Russia has long played a complex role managing the rivalry between Armenia and Azerbaijan. Although Baku and Yerevan have no diplomatic relations due to their decades-old conflict over Nagorno-Karabakh, Moscow has major business interests in both.
Occasionally this role causes frictions, as witnessed on November 5 when Armenian Prime Minister Nikol Pashinyan called on the Russia-led Collective Security Treaty Organization (CSTO) to “consider the interests of all participating nations” when it comes to military-technical cooperation. The comment was a clear dig at Russia’s sale of arms to Azerbaijan, which unlike Armenia is a member of neither the CSTO nor the Eurasian Economic Union.
Leonid Kalashnikov, who heads the State Duma’s committee on post-Soviet affairs, defended Moscow’s position, reported Yerevan-based Armenpress. Kalashnikov argued that Russia supplies more arms to Armenia, including weapons it does not sell to other countries.
While that claim is debatable, Russia says it is stepping up its support for Armenian defense. It is scheduled to deliver four new SU-30SM attack aircraft by February. But another recent deal has caused enmity between the two allies. Russian state-run rifle maker ORSIS alleged on November 5 that Yerevan was attempting to resolve a cancelled contract with the firm through unofficial channels. ORSIS said it hopes to keep the dispute out of court.
Moscow shows no sign of abandoning a good customer. Asked to comment on Pashinyan’s remarks during a December 3 visit to Baku, Russian Foreign Minister Sergei Lavrov retorted that “I can only emphasize that military-technical cooperation is one of the important areas of our strategic partnership with Azerbaijan.”
Moscow has long used its role as the region’s key defense supplier as both carrot and stick with countries across Eurasia. On November 27, Russia’s Ministry of Defense donated two MI-8MT helicopters as well as a pair of P-19 radar stations to Kyrgyzstan’s armed forces. It is the second time it has given Kyrgyzstan such helicopters this year, having previously done so in April, when it also gave Bishkek nine armored personal carriers.
Russian-Kyrgyz ties remain strong under President Sooronbai Jeenbekov, despite the arrest of his slavishly pro-Russian predecessor, Almazbek Atambayev, earlier this year even after Russian President Vladimir Putin publicly advised against such a dramatic move.
Kyrgyz political squabbles have previously opened up investment opportunities for Russia, for example in 2015 when Russian mining firm Alliance’s subsidiary Vostok-Geoldobycha won the right to develop the country’s second-largest gold deposit, Jerooy, despite bidding $10m less than Kyrgyzstan’s own state gold company, Kyrgyzaltyn. The mine had come up for tender after Atambayev’s predecessor Kurmanbek Bakiyev and four family members were convicted in absentia of plotting to kill the British businessman representing Oxus Gold, which held the license at the time.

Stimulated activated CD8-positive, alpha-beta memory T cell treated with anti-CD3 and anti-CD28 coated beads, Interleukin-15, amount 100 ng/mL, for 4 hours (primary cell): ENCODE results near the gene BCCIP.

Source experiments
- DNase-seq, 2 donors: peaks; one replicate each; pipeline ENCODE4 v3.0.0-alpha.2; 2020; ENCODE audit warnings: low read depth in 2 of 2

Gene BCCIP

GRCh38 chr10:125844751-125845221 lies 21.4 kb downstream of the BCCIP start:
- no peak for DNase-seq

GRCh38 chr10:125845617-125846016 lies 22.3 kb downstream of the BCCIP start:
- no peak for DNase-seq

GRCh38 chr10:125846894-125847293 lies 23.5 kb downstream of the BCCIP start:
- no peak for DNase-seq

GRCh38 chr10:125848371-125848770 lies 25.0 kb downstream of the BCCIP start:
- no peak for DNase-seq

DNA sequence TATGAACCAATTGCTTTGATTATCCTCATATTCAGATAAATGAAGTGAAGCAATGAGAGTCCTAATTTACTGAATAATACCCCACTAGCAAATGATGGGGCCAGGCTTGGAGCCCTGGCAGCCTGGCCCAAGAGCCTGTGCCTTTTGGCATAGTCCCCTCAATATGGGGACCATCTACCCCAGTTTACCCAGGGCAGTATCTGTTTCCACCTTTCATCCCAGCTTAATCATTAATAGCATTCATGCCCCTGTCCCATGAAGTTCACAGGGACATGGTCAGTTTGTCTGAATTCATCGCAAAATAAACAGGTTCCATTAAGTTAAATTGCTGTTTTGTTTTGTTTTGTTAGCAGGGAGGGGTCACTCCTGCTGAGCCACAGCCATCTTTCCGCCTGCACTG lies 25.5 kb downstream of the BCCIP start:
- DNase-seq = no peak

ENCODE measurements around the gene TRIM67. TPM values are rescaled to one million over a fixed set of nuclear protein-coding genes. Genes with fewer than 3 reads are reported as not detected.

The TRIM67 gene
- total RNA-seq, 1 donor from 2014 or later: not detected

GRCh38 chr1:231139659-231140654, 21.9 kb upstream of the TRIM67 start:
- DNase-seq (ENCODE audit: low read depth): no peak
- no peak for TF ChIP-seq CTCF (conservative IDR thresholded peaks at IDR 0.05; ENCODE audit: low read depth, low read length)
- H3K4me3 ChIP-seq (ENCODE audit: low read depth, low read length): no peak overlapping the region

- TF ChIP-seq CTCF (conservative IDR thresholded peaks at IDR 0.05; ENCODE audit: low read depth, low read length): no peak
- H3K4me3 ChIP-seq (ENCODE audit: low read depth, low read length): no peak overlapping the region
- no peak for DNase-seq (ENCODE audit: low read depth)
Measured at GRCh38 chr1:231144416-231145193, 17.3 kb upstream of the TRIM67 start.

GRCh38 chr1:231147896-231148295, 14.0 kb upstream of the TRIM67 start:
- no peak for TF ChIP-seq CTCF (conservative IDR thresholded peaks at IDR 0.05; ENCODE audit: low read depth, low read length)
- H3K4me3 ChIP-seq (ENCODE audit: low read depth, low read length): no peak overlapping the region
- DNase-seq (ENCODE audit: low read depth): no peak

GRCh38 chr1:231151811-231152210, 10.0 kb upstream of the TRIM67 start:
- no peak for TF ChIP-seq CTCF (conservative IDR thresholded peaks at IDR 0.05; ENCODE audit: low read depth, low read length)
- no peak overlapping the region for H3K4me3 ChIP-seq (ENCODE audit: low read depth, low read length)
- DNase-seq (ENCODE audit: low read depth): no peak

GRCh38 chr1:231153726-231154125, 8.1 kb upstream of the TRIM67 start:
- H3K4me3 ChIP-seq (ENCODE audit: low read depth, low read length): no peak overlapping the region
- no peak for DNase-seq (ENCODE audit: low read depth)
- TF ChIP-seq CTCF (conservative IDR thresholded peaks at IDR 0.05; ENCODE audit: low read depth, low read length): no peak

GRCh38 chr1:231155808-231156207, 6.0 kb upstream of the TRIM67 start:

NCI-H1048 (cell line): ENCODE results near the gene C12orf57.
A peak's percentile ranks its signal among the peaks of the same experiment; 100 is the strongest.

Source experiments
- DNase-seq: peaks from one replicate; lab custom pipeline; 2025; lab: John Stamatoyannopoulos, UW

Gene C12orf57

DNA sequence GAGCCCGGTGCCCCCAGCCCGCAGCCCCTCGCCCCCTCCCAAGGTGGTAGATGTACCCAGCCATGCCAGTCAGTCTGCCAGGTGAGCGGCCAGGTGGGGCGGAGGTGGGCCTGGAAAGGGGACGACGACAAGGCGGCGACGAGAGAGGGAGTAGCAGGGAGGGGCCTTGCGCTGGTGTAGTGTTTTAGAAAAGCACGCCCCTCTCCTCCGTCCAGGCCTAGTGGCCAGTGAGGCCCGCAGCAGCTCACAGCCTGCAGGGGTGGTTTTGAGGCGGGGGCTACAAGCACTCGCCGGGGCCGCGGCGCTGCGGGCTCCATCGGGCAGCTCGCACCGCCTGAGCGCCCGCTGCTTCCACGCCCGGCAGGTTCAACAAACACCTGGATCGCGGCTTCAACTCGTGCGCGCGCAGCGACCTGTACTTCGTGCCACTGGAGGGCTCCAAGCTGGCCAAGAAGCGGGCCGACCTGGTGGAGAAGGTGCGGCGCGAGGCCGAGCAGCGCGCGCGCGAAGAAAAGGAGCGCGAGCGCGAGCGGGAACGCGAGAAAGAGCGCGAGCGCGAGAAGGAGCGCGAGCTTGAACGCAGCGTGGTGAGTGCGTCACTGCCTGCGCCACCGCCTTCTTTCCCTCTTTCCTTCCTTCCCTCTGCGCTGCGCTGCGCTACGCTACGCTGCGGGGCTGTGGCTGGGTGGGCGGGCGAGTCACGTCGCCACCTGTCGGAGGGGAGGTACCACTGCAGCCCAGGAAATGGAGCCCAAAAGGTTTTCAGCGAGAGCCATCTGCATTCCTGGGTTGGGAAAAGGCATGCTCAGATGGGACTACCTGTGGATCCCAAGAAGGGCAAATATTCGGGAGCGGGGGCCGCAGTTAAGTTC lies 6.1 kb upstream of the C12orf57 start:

Progress is going far better for Alliance than it ever did for Oxus. On November 11, Alliance announced that blasting operations at the site had finally begun, presaging a flow of Kyrgyz gold to Russia.
Significant sums also flow the other way, from Russia to Central Asia, in the form of remittances. Now Tajikistan’s government appears to want a cut. Back in September, the Tajik National Bank announced it would take control over these flows. As predicted, transfers ground to a halt as soon as the new system was launched on December 1, even for the wire companies that had struck agreements with Dushanbe. The new system’s teething pains look likely to disrupt the remittances on which the Tajik economy is so dependent.
While the families of Tajik migrant workers suffer, big business between Russia and Tajikistan is unlikely to be affected. Although Beijing has been Dushanbe’s preferred partner of late, Moscow remains its leading trade partner. It is also still willing to finance aircraft sales to Tajikistan, despite glaring problems with Dushanbe’s unsustainable debts and struggling airline industry.
On November 21 Somon Air – a company close to Hasan Asadullozoda, the Tajik president’s brother-in-law – announced it had agreed to lease two Embraer E190E2 aircraft in a deal financed by Russian state bank VTB. The terms have not been disclosed.
Somon Air has a sweet deal: the best routes ferrying those migrant laborers back and forth to Russia.
Russia’s continuously struggling airlines would surely like a bigger piece of that action. In the Caucasus, they are facing yet more headwinds as Moscow continues its ban on flights to tourist-mecca Georgia. On November 19 leading Russian business daily Vedomosti alleged that Russian airlines which lost revenues as a result of Putin’s June decision to cut flight connections with the country were “desperate” to receive the compensation the Kremlin promised at the time. The ban reportedly cost Russian airlines around 3.2 billion rubles ($50 million), though Vedomosti cited three airline executives as saying they no longer expect to be reimbursed.
Maximilian Hess is a London-based political risk analyst and writer.